“From 2012 to 2013, contracts for mobile offshore drilling units (excluding jack-up rigs) have reached the highest annual level ever, with 91 units on order in total,” says Kim. “Oil companies have increased the amount of capital expenditure to cover up the shortage of oil production on a global scale.” He also points out that, with the increase in ultra deepwater drilling, drillship and semi-submersible rigs have been particularly popular.

Going further
For major rig-builders Keppel Corporation and SembCorp Marine, this year has been particularly profitable. Keppel has won contracts worth $661m from Grupo R (a Mexican drilling company) to build four jack-up rigs that will be used by Pemex (Mexico’s state-owned energy company) to develop a series of prospects along the country’s coast. Pemex, the world’s seventh-biggest oil producer, is planning to invest $25bn this year alone. Similarly, Sembcorp’s sales last year rose 11.8 percent to $4.43bn.

Together, the two Singaporean companies account for about 70 percent of the market for
production of jack-up rigs, and dominate the market for semi-submersibles, which float in ultradeep water.

Smidth maintains the expertise offered by Asia’s shipyards is hard to find anywhere else, and that a strategy to become the world’s leading high-end supplier of drilling rigs means Maersk Drilling will continue to innovate. This has prompted its highly publicised partnership with BP to develop engineering designs for a new breed of advanced, deepwater, drilling rigs. The ‘20K Rigs’ will be able to operate in high-pressure and high-temperature reservoirs up to 20,000 pounds per square inch and 176°C. If the companies succeed, it will be an unprecedented drilling feat.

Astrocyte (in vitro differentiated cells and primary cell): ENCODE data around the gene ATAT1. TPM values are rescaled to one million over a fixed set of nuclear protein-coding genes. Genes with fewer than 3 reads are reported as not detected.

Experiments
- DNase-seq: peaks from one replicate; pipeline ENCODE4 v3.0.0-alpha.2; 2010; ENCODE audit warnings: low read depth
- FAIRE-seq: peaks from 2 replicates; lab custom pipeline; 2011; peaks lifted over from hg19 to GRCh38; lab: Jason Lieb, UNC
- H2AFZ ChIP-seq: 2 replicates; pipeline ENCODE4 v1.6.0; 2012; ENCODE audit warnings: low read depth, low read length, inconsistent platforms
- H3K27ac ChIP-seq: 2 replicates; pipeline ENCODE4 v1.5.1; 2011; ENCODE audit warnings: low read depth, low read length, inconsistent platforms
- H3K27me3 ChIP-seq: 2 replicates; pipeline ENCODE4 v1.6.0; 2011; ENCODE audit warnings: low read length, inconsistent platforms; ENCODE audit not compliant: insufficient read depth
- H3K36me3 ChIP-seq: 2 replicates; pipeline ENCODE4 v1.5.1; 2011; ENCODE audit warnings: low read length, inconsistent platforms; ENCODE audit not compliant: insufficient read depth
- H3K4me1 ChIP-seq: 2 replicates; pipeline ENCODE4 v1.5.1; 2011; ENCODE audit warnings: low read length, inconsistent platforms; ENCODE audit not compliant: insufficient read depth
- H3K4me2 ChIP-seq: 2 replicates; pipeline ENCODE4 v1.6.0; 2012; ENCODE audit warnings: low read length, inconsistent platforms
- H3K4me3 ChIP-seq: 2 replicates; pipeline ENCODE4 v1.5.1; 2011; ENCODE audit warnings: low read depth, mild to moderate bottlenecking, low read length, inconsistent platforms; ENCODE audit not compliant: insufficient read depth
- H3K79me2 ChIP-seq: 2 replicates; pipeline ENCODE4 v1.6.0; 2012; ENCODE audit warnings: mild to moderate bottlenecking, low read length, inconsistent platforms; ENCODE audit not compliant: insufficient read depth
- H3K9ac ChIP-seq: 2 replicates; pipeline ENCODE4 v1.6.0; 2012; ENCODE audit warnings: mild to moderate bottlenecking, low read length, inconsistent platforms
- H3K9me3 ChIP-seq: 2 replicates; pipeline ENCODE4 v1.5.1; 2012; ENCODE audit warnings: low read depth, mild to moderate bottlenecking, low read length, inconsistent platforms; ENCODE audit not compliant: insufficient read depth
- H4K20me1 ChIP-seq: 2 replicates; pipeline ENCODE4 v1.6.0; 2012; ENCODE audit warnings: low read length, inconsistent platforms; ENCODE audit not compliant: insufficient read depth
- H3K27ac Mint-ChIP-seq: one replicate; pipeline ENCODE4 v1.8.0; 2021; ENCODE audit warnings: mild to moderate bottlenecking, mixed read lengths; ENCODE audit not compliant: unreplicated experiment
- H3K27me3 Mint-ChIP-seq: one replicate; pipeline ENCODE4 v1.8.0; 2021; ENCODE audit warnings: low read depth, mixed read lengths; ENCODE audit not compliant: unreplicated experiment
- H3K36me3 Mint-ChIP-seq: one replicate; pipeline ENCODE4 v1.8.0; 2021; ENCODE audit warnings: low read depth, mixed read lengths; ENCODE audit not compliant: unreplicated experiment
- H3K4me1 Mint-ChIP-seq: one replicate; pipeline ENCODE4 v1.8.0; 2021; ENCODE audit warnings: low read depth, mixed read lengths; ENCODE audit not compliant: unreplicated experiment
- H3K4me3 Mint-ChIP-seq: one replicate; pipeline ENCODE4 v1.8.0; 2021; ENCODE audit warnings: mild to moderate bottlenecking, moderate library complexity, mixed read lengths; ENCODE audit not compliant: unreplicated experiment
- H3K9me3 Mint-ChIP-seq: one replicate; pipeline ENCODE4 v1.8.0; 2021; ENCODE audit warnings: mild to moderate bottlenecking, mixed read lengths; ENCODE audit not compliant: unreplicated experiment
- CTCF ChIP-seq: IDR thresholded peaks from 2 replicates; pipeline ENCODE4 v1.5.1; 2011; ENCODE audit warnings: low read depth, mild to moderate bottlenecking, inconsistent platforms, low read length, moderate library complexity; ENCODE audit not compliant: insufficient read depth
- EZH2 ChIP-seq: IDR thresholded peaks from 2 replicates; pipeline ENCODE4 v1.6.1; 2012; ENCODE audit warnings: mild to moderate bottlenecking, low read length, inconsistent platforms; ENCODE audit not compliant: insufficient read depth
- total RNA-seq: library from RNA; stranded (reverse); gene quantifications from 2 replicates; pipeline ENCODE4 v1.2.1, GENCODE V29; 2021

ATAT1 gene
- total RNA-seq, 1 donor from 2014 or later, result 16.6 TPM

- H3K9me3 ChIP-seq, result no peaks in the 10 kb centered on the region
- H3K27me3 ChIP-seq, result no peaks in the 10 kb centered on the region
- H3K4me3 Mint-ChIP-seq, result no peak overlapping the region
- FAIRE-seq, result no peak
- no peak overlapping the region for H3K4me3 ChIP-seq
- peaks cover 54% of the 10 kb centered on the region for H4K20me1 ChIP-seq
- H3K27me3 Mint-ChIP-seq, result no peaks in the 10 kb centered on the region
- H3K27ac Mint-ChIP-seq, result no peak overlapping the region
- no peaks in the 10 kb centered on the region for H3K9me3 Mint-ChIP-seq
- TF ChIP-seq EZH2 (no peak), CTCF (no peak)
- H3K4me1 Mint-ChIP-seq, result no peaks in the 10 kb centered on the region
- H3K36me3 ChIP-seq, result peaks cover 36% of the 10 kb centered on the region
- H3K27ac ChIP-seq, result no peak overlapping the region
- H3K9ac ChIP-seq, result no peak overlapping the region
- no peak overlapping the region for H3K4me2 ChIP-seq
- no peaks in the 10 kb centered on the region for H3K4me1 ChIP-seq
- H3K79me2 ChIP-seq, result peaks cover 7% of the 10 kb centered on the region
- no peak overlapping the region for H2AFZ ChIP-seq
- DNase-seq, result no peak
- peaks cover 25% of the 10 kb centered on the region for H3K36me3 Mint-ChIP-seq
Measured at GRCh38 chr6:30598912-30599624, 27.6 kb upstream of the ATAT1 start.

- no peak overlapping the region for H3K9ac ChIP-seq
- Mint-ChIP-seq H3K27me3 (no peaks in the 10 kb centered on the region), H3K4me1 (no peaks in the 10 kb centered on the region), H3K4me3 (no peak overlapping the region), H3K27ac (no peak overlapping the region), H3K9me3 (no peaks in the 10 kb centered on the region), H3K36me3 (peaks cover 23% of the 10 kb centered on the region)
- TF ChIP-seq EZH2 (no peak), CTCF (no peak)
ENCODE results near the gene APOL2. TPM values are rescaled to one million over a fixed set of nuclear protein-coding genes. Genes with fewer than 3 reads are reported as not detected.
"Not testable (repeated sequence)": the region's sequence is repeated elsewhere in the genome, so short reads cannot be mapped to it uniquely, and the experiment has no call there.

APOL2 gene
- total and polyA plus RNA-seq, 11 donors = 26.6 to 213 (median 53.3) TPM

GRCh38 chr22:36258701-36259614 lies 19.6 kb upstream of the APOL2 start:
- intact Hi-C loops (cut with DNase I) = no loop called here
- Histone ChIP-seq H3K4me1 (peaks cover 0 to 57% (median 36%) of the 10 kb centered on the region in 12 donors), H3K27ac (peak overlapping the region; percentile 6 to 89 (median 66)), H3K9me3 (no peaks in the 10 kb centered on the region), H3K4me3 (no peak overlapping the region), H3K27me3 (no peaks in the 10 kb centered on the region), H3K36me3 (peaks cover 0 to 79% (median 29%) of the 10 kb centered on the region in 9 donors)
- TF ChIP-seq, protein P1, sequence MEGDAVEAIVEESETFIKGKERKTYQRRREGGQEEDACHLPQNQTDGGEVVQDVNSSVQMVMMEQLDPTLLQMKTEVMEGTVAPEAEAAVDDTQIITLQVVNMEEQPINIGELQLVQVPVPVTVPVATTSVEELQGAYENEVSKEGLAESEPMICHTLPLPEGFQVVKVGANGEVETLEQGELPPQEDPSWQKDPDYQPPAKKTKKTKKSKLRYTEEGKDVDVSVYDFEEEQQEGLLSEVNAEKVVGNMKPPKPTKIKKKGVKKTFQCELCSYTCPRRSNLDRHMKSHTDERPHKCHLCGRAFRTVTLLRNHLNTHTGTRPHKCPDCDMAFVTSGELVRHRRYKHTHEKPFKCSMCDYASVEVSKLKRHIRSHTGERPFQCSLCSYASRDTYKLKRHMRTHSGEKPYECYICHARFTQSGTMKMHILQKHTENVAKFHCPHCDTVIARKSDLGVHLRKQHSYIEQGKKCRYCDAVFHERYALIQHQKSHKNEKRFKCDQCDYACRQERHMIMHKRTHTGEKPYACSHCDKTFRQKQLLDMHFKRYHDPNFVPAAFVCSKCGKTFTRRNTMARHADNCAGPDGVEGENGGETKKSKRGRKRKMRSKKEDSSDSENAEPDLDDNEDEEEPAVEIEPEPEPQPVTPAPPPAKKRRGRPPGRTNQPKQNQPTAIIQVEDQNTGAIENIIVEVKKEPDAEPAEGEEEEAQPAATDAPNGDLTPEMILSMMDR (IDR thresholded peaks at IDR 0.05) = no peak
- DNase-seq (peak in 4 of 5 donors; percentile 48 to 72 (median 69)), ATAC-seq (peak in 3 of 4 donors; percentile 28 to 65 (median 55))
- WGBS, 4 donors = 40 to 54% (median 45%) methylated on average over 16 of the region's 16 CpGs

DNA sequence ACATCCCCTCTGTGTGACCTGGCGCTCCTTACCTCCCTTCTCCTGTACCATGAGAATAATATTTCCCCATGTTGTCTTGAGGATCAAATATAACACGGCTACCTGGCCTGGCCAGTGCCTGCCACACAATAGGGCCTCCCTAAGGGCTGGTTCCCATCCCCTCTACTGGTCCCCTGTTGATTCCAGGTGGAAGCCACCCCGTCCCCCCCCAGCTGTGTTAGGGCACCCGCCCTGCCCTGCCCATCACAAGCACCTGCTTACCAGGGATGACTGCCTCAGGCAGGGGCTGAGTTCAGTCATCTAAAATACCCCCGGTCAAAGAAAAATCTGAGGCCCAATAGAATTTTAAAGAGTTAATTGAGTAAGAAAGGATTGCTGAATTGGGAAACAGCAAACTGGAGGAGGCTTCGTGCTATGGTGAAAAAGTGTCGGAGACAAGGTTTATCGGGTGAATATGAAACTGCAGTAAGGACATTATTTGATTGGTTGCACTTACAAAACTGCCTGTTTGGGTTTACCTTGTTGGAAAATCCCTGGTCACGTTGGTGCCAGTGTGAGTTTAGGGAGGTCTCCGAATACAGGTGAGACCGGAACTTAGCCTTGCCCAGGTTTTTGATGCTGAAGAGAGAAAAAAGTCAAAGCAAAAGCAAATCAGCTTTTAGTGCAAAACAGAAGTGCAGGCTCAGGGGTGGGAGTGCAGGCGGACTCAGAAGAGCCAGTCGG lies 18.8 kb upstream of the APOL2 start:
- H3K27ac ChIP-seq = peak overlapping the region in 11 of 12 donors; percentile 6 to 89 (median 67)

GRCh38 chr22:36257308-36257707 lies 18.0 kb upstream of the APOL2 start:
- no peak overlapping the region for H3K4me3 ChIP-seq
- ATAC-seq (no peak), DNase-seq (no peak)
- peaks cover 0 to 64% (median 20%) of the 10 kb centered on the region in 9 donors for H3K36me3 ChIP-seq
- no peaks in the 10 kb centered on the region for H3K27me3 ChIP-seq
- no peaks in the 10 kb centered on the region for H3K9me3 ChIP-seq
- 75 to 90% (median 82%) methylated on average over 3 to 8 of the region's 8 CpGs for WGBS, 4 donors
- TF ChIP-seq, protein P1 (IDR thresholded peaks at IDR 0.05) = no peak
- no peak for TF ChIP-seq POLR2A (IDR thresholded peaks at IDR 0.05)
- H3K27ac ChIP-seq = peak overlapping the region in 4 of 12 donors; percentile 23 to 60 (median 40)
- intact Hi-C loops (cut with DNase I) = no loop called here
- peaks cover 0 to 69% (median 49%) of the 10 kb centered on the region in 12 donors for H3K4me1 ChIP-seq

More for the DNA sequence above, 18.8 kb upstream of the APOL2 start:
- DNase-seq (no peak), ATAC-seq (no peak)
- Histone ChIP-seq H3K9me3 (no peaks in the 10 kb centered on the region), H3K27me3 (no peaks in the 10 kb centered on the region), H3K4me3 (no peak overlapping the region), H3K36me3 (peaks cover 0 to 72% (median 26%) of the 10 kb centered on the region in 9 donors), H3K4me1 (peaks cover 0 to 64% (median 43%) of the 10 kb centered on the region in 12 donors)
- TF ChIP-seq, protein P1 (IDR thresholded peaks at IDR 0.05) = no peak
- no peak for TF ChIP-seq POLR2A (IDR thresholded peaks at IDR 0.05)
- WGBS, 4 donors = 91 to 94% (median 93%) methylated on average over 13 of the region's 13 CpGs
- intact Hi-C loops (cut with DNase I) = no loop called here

Competition has also started to emerge among shipyards after Daewoo Shipbuilding & Marine Engineering said earlier this year that it planned to re-enter the jack-up rig-building market for the first time since 1983. Korean and Singaporean shipyards have generally dominated the rig-building market, owing to their specialising in deepwater and jack-up rigs. However, Chinese shipyards Shanghai Waigaoqiao and China Rongsheng Heavy Industries have also secured orders this year for at least three jack-up rigs. For Samsung Heavy Industries, this has prompted a growing focus on niche markets.

“In order to penetrate niche markets such as the Arctic region, Stena and SHI have cooperated with each other to develop an Arctic drillship that can endure harsh cold temperatures,” says Kim. “The demand in the North Sea will be fundamentally high for some time. The natural decline of oil production and rise of Enhanced Oil Recovery will lead rig demand in the region and the need for replacing aged rigs in the area is expected to sustain the demand.”

The drilling industry is poised for another banner year, albeit one of increased competition and with a growing focus on innovation that can accommodate the need for safety when drilling deeper and more dangerously than ever before. Environmental concerns have never been so great, and, in order for drilling firms and rig-builders to maintain their advantage, it will all come down to specialisation, safety and efficiency for the beasts of the sea.